Collaborative, person-centered approaches to assessment and planning
The authors discuss two person centered approaches that have been in use. These are MAPs and PATH. MAPS stand for McGill Action Planning System. The authors wrote, "MAPS is a form of futures planning that focuses on inclusion in regular education setting" (Hamill & Everington 117). The other approach the authors write about is PATH. PATH stands for planning alternative tommorrows with hope. The authors then move on to discuss the portfolio assessment (Hamill & Everington 119).
The authors defines portfolio as, "a collection of products of what a person has done and, by inference, what the student is capable of doing" (Hamill & Everington 119). The authors claim that the portfolio can be used to collect information on the activities that are targeted through the PATHJ or MAPS planning sessions. The authors also discuss the advantages of portfolio assessment. The authors discuss the contents of a portfolio. They claim that it should contain students' products such as photos, checklists, drawings, written samples of work etc (Hamill & Everington 119).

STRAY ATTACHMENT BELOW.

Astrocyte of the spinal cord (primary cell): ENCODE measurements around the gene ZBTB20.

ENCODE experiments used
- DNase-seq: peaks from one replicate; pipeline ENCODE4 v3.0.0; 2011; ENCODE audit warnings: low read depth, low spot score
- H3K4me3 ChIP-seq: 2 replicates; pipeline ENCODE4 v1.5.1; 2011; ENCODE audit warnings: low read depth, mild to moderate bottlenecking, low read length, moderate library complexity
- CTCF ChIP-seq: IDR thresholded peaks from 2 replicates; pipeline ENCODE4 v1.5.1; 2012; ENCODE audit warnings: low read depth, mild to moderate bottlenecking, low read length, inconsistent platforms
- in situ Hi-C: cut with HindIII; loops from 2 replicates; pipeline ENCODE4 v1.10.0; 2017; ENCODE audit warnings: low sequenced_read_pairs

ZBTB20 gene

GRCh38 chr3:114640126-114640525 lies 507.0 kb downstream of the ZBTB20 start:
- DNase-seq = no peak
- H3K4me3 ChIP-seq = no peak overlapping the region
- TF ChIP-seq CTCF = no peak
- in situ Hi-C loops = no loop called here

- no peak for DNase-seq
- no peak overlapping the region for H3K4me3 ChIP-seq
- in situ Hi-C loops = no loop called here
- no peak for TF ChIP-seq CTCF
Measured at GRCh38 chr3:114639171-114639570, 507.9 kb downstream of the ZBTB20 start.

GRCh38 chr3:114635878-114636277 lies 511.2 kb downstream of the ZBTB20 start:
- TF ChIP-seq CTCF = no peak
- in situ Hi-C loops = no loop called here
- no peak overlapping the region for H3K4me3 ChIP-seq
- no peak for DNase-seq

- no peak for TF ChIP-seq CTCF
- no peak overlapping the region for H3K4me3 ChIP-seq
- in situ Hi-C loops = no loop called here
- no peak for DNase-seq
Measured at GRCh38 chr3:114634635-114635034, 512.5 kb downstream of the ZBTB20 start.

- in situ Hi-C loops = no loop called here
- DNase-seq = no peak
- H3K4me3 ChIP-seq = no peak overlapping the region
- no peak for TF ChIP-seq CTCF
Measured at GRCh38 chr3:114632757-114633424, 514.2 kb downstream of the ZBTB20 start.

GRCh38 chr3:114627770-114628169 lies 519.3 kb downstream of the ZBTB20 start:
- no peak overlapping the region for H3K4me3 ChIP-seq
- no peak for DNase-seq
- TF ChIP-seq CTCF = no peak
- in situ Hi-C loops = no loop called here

A clear example of a path process for Ronnie who aged eight is discussed. After this the authors give six items that are essential for the alternate portfolio for students with disability. They also give the suggestions for creation of portfolios. The importance of keeping the portfolios up to date is looked at. The authors also discuss the disadvantages (Hamill & Everington 121).
Documenting instructional progress
The authors show the significance of documenting the instructional progress. They also discuss the forms of recording and documenting instructional stages. They discuss the anecdotal observations and teacher made informal assessments. Performance based assessment is also discussed. The authors discuss how one can track the frequency of a behavior as at a specified period. Task analysis is considered by the authors as an effective method of skill instruction (Hamill & Everington 124).
The authors also believe that the students should participate in the recording of their own progress. The authors believe that this is the best way the students can take responsibility on their own learning process. This according to the authors can be done in various ways including setting learning goals, progress recording and provision of self reinforcement (Hamil & Everington, 2002).
Strategies for determining support for planning and instructional progress